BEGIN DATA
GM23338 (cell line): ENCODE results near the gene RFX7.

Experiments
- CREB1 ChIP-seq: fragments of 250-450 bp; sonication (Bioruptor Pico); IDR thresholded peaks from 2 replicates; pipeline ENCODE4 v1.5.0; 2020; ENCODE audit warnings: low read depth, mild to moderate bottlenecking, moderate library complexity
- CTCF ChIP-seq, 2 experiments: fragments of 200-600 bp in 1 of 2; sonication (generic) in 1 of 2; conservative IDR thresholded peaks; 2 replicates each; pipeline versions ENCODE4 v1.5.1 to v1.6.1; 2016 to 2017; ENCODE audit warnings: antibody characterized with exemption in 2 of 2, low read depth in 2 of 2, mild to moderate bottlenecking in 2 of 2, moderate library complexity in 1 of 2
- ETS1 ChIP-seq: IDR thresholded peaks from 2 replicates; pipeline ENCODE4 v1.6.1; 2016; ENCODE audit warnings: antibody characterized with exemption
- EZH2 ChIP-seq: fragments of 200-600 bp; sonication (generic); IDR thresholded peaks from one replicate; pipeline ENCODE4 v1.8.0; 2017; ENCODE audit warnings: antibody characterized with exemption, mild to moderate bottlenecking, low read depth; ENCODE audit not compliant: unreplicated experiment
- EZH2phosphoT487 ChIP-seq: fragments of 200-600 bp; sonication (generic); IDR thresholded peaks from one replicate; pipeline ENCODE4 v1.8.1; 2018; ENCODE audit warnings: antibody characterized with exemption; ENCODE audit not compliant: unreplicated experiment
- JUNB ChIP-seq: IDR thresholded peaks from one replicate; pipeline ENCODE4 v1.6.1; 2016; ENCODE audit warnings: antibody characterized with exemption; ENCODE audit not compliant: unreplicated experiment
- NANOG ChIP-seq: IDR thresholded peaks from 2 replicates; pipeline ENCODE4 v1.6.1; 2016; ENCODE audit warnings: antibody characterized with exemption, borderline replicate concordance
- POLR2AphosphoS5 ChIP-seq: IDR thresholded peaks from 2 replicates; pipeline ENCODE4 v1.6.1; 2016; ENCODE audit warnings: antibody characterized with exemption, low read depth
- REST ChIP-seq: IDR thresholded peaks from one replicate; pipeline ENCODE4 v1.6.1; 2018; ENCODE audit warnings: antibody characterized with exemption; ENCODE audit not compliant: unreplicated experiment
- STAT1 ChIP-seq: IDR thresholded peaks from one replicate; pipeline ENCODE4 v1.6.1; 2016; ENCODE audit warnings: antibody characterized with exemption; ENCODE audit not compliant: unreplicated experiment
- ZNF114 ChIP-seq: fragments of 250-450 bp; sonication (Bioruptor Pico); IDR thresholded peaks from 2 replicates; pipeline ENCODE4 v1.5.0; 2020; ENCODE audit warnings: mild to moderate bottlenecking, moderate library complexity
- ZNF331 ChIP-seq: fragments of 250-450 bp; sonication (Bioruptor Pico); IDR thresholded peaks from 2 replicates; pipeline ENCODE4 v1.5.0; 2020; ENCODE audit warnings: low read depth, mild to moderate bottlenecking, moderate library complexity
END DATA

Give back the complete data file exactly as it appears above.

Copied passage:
GM23338 (cell line): ENCODE results near the gene RFX7.

Experiments
- CREB1 ChIP-seq: fragments of 250-450 bp; sonication (Bioruptor Pico); IDR thresholded peaks from 2 replicates; pipeline ENCODE4 v1.5.0; 2020; ENCODE audit warnings: low read depth, mild to moderate bottlenecking, moderate library complexity
- CTCF ChIP-seq, 2 experiments: fragments of 200-600 bp in 1 of 2; sonication (generic) in 1 of 2; conservative IDR thresholded peaks; 2 replicates each; pipeline versions ENCODE4 v1.5.1 to v1.6.1; 2016 to 2017; ENCODE audit warnings: antibody characterized with exemption in 2 of 2, low read depth in 2 of 2, mild to moderate bottlenecking in 2 of 2, moderate library complexity in 1 of 2
- ETS1 ChIP-seq: IDR thresholded peaks from 2 replicates; pipeline ENCODE4 v1.6.1; 2016; ENCODE audit warnings: antibody characterized with exemption
- EZH2 ChIP-seq: fragments of 200-600 bp; sonication (generic); IDR thresholded peaks from one replicate; pipeline ENCODE4 v1.8.0; 2017; ENCODE audit warnings: antibody characterized with exemption, mild to moderate bottlenecking, low read depth; ENCODE audit not compliant: unreplicated experiment
- EZH2phosphoT487 ChIP-seq: fragments of 200-600 bp; sonication (generic); IDR thresholded peaks from one replicate; pipeline ENCODE4 v1.8.1; 2018; ENCODE audit warnings: antibody characterized with exemption; ENCODE audit not compliant: unreplicated experiment
- JUNB ChIP-seq: IDR thresholded peaks from one replicate; pipeline ENCODE4 v1.6.1; 2016; ENCODE audit warnings: antibody characterized with exemption; ENCODE audit not compliant: unreplicated experiment
- NANOG ChIP-seq: IDR thresholded peaks from 2 replicates; pipeline ENCODE4 v1.6.1; 2016; ENCODE audit warnings: antibody characterized with exemption, borderline replicate concordance
- POLR2AphosphoS5 ChIP-seq: IDR thresholded peaks from 2 replicates; pipeline ENCODE4 v1.6.1; 2016; ENCODE audit warnings: antibody characterized with exemption, low read depth
- REST ChIP-seq: IDR thresholded peaks from one replicate; pipeline ENCODE4 v1.6.1; 2018; ENCODE audit warnings: antibody characterized with exemption; ENCODE audit not compliant: unreplicated experiment
- STAT1 ChIP-seq: IDR thresholded peaks from one replicate; pipeline ENCODE4 v1.6.1; 2016; ENCODE audit warnings: antibody characterized with exemption; ENCODE audit not compliant: unreplicated experiment
- ZNF114 ChIP-seq: fragments of 250-450 bp; sonication (Bioruptor Pico); IDR thresholded peaks from 2 replicates; pipeline ENCODE4 v1.5.0; 2020; ENCODE audit warnings: mild to moderate bottlenecking, moderate library complexity
- ZNF331 ChIP-seq: fragments of 250-450 bp; sonication (Bioruptor Pico); IDR thresholded peaks from 2 replicates; pipeline ENCODE4 v1.5.0; 2020; ENCODE audit warnings: low read depth, mild to moderate bottlenecking, moderate library complexity